In my last article, I talked about the overwhelming saturation of products in the marketplace and the complacency of the consumer to listen to (yet another) advertising message. I said that if you wanted to be successful with a new product, you should seek to establish a new product category.
In this article, I am going to explain what this means.
A product category can be defined as a group of products that are closely related because they are intended for the same use, are sold to the same customers, or fall within the same budget. justmyfitness Examples of product categories might include television sets, pizzas, shampoos and so on.
Creating a new product category typically means creating a variation of an existing product to create a new market for it. And being the creator of a new category offers you immense opportunity to claim the ultimate leadership position. After all, you were there first. (Think Coca Cola “The Real Thing”.)
Let’s look at some examples of creating new product categories.
Domino’s Pizza was not the first chain restaurant to make pizzas. But it created a new category (home delivered pizza) when it created the first US home delivery service for pizzas.
Apple’s i-Pod was not the first portable music player (in fact, it wasn’t the first MP3 player either). But it was the first sexy MP3 player that used a USB port and firewire to transfer music files and came complete with fully-integrated proprietary software to make it easy for users.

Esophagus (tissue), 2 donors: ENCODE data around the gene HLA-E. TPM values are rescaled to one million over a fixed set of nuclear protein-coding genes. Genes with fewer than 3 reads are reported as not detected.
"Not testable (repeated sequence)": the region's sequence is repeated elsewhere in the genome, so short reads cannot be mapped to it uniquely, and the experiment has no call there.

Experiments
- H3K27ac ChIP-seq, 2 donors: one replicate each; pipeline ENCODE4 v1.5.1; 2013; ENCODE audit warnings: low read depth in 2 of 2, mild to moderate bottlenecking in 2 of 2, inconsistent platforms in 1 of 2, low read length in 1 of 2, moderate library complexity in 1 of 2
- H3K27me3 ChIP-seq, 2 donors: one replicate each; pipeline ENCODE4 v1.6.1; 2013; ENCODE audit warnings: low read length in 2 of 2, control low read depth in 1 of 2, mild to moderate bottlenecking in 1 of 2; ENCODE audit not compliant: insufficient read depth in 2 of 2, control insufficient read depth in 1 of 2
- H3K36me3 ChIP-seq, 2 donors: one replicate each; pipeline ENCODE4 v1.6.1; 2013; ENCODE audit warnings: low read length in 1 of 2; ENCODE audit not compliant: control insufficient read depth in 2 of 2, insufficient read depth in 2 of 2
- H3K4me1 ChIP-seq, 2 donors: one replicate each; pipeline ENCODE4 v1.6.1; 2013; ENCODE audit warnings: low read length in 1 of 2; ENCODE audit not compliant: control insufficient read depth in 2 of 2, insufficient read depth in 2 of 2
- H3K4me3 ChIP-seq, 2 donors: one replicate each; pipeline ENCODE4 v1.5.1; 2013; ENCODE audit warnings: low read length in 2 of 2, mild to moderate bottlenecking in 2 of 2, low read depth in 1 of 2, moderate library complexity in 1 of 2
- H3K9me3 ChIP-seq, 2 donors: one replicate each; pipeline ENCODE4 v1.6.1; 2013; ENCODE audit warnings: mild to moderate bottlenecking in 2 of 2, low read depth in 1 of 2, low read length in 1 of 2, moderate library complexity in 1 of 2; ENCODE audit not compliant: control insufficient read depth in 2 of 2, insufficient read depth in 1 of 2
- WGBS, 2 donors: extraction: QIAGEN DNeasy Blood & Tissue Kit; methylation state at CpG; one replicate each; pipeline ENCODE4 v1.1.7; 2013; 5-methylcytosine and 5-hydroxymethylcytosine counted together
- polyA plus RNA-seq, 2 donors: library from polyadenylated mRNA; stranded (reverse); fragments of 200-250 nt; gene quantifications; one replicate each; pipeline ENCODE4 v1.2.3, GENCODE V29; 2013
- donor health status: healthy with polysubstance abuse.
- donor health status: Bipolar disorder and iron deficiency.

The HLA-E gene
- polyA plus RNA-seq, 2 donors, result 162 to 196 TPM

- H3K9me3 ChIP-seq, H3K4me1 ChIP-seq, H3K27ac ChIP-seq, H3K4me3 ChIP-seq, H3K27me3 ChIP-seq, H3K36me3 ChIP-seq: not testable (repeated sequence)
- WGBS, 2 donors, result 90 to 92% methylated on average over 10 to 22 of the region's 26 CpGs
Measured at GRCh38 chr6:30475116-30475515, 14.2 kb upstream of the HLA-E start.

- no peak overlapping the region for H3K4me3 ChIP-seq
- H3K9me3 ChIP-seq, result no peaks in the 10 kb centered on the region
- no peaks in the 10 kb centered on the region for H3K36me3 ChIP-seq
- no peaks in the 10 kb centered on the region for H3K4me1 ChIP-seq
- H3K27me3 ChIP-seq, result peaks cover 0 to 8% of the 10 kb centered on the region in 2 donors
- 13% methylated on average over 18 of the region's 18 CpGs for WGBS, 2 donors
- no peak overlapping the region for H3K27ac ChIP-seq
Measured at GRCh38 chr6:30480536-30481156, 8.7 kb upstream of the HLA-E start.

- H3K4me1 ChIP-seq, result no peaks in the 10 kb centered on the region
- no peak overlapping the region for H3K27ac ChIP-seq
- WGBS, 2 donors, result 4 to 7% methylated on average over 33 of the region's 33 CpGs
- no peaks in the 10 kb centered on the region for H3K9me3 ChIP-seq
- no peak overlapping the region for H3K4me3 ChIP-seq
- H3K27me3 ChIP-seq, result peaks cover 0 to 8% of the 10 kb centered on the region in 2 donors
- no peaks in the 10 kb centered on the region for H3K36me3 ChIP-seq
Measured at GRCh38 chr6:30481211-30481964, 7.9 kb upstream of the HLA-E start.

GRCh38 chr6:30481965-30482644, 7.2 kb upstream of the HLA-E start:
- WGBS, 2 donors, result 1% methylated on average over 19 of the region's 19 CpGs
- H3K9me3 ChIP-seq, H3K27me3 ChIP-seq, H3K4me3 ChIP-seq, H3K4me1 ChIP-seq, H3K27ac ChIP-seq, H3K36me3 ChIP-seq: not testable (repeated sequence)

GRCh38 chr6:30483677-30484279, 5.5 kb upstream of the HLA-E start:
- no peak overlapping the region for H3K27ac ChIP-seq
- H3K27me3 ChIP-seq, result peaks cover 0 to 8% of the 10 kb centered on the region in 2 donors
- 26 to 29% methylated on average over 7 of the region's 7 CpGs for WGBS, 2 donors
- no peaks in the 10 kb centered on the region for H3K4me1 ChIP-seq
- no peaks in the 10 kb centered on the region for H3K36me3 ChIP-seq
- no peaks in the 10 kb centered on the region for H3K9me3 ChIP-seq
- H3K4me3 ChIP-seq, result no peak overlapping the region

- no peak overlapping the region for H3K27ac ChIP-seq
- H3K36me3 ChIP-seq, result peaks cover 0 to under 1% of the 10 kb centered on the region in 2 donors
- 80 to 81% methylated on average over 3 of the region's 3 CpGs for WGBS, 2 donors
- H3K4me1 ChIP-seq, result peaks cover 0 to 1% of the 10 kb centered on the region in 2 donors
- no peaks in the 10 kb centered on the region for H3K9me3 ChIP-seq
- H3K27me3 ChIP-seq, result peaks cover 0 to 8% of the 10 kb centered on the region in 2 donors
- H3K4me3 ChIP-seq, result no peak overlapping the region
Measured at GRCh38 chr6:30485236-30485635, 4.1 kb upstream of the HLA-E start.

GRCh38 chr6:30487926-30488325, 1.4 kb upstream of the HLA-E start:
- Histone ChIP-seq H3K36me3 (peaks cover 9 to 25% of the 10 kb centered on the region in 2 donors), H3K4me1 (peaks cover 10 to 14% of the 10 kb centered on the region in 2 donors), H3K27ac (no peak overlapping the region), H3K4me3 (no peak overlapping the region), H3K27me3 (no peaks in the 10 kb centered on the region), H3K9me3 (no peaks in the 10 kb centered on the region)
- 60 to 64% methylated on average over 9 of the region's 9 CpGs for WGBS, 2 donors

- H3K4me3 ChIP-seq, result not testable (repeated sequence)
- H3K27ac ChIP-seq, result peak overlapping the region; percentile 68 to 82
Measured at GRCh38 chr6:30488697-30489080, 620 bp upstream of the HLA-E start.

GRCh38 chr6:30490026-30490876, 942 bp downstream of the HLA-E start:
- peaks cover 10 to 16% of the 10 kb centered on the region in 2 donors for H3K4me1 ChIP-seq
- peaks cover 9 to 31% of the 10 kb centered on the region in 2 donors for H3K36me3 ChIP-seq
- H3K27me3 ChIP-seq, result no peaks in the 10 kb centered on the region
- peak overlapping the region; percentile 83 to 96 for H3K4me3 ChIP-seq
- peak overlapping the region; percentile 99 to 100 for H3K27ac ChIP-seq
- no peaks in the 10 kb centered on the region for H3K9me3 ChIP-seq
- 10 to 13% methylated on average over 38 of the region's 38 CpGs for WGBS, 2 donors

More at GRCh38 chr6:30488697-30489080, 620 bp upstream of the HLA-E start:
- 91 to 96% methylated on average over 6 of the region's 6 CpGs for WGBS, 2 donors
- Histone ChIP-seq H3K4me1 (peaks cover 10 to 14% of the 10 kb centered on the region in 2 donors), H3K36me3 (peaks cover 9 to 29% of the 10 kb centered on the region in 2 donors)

Fedex was not the first courier service, but it was the first to guarantee overnight delivery (Who can forget, when it absolutely has to be there…)
If you’re the proprietor of a smaller business, and you want have aspirations to build yourself into a big brand, look at what the big brands do.
The successful ones are carving out new product categories, getting media coverage because what they are doing is new and different, and claiming brand leadership.
Anyone who follows them is a me-too product.
Here are the strategic rules that apply to setting up a new product category:
To be successful, product categories need to be very narrow – so avoid chasing big generic terms. By this I mean instead of “shampoo” target “dog shampoo” or even “tangle free dog shampoo” as the definition for the category.
Your product category has to be perceivably different (or new) from anything else in the marketplace. This means you need to choose a product category where there is no-one else (or if there are other players (such as in Apple’s MP3 player market), they are unknown).
You need to launch the product category through the use of publicity or public relations – not advertising. (Advertising is used to maintain an existing brand not to launch a new one.)
Your messages to the marketplace need to focus on the benefits attributed to the product category you have established, not your brand.
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